`Honeycrisp' apples (Malus × domestica) were harvested over 3-week periods in 2001 and 2002. Maturity and quality indices were determined at harvest. Fruit quality was evaluated after air storage [0.0 to 2.2 °C (32 to 36 °F), 95% relative humidity] for 10-13 weeks and 15-18 weeks for the 2001 and 2002 harvests, respectively. Internal ethylene concentrations (IEC), starch indices (1-8 scale), firmness and soluble solids content (SSC) did not show consistent patterns of change over time. Starch hydrolysis was advanced on all harvest dates, but it is suggested that a starch index of 7 is a useful guide for timing harvest of fruit in western New York. After storage, firmness closely followed that observed immediately after harvest, and softening during storage was slow. No change in SSC was observed during storage in either year. Incidence of bitter pit and soft scald was generally low and was not affected consistently by harvest date. The incidence of stem punctures averaged 18.5% over both years, but was not affected by harvest date. Development of stem end cracking in both years, and rot development in one year, increased with later harvest dates. A panel of storage operators, packers, growers, and fruit extension specialists evaluated the samples for appearance and eating quality after storage, and results suggested that a 2-week harvest window is optimal for `Honeycrisp' apples that are spot picked to select the most mature fruit at each harvest.

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Zhiguo Ju and Eric A. Curry

Effects of Lovastatin treatment on ethylene production, α-farnesene biosynthesis, and scald development were studied using `Delicious' and `Granny Smith' apples [Malus sylvestris (L.) Mill. var. domestica (Borkh.) Mansf.] and `d'Anjou' pears (Pyrus communis L.) stored in air at 0 °C. During 6 months storage, Lovastatin did not affect internal ethylene concentration but reduced α-farnesene production in a concentration dependent manner in both apples and pears. Lovastatin reduced scald at 0.63 mmol·L-1 and inhibited scald completely at 1.25 or 2.50 mmol·L-1 in `Delicious' and `Granny Smith' apples. In `d'Anjou' pears, Lovastatin at concentrations from 0.25 to 1.25 mmol·L-1 inhibited scald completely. After 8 months storage, inhibition of scald in both apples and pears by Lovastatin was concentration-dependent but none of the concentrations totally eliminated scald. Compared with 11.8 mmol·L-1 diphenylamine, Lovastatin treatment reduced scald to the same level at 1.25 mmol·L-1 in `d'Anjou' pear and 2.50 mmol·L-1 in `Delicious' and `Granny Smith' apples. Lovastatin did not affect apple or pear fruit color, firmness, soluble solids content, or titratable acidity during storage in either apple or pear compared with the controls. Chemical name used: [1S-[1a (R °), 3α, 7β, 8β (2S °, 4S °), 8αβ]]-1,2,3,7,8,8α-hexahydro-3,7-dimethyl-8-[2-(tetrahydro-4-hydroxy-6-oxo-2H-pyran-2-yl)ethyl]-1-naphthaienyl 2-methylbutanoate (Lovastatin).

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Zhiguo Ju and Eric A. Curry

Effects of Lovastatin treatment on ethylene production, α-farnesene biosynthesis, and scald development were studied using `Delicious' and `Granny Smith' apples and `d'Anjou' pears stored in air at 0 °C. During 6 months of storage, Lovastatin did not affect internal ethylene concentration, but reduced α-farnesene production in a concentration-dependent manner in both apples and pears. Lovastatin reduced scald at 0.63 mmol·L-1 and inhibited scald completely at 1.25 or 2.50 mmol·L-1 in `Delicious' and `Granny Smith' apples. In `d'Anjou' pears, Lovastatin at concentrations from 0.25 to 1.25 mmol·L-1 inhibited scald completely. After 8 months of storage, the inhibition of scald in both apples and pears by Lovastatin was concentration-dependent, but none of the concentrations eliminated scald. Compared with 11.8 mmol·L-1 diphenylamine (DPA), Lovastatin treatment reduced scald to the same level at 1.25 mmol·L-1 in `d'Anjou' pear and 2.50 mmol·L-1 in `Delicious' and `Granny Smith' apples. Compared to the controls, Lovastatin did not affect fruit color, firmness, soluble solid contents, or titratable acidity during storage in either apple or pear.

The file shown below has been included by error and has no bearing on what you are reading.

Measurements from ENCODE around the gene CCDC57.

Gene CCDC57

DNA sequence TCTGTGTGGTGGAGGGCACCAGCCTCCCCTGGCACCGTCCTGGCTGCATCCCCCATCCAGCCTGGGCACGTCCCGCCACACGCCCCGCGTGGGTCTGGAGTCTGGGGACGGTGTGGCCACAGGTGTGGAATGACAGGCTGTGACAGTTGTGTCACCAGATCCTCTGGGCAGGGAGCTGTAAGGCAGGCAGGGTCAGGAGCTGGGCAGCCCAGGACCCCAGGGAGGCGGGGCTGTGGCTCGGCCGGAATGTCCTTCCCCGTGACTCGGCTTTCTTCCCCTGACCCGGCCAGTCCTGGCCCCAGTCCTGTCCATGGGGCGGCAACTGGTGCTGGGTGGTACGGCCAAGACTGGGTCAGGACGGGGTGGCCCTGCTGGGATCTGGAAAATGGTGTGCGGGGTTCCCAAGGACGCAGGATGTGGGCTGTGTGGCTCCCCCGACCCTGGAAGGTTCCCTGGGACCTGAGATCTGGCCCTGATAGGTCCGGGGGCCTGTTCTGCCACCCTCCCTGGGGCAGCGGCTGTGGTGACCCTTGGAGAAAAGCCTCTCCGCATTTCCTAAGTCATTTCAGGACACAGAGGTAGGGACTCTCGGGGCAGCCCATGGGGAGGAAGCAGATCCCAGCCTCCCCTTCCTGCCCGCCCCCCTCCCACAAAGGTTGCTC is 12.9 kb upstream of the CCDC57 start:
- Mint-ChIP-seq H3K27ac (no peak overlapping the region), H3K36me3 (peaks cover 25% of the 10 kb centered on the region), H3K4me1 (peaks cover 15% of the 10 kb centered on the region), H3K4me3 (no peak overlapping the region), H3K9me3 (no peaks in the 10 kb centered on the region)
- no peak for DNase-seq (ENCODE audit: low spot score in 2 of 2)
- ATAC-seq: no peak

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Christopher B. Watkins, Mustafa Erkan, Jacqueline F. Nock, Kevin A. Iungerman, Randolph M. Beaudry, and Renae E. Moran

`Honeycrisp' is a new apple [Malus sylvestris (L.) Mill. var. domestica (Borkh.) Mansf.] cultivar that has been planted extensively in North America, but the storage disorders soggy breakdown and soft scald have resulted in major fruit losses. The effects of harvest date and storage temperature on fruit quality and susceptibility of fruit to these disorders have been investigated in Michigan, New York, and Maine. Internal ethylene concentrations were variable over a wide range of harvest dates, and a rapid increase in autocatalytic ethylene production was not always apparent. The starch pattern index, soluble solids content, titratable acidity and firmness also appear to have limited use as harvest indices. Development of soggy breakdown and soft scald is associated with later harvest dates and storage of fruit at temperatures of 0 to 0.5 °C compared with higher storage temperatures. It is recommended that `Honeycrisp' be stored at 3 °C, although storage disorders still can occur at this temperature if fruit are harvested late. In addition, greasiness development may be worse at higher storage temperatures.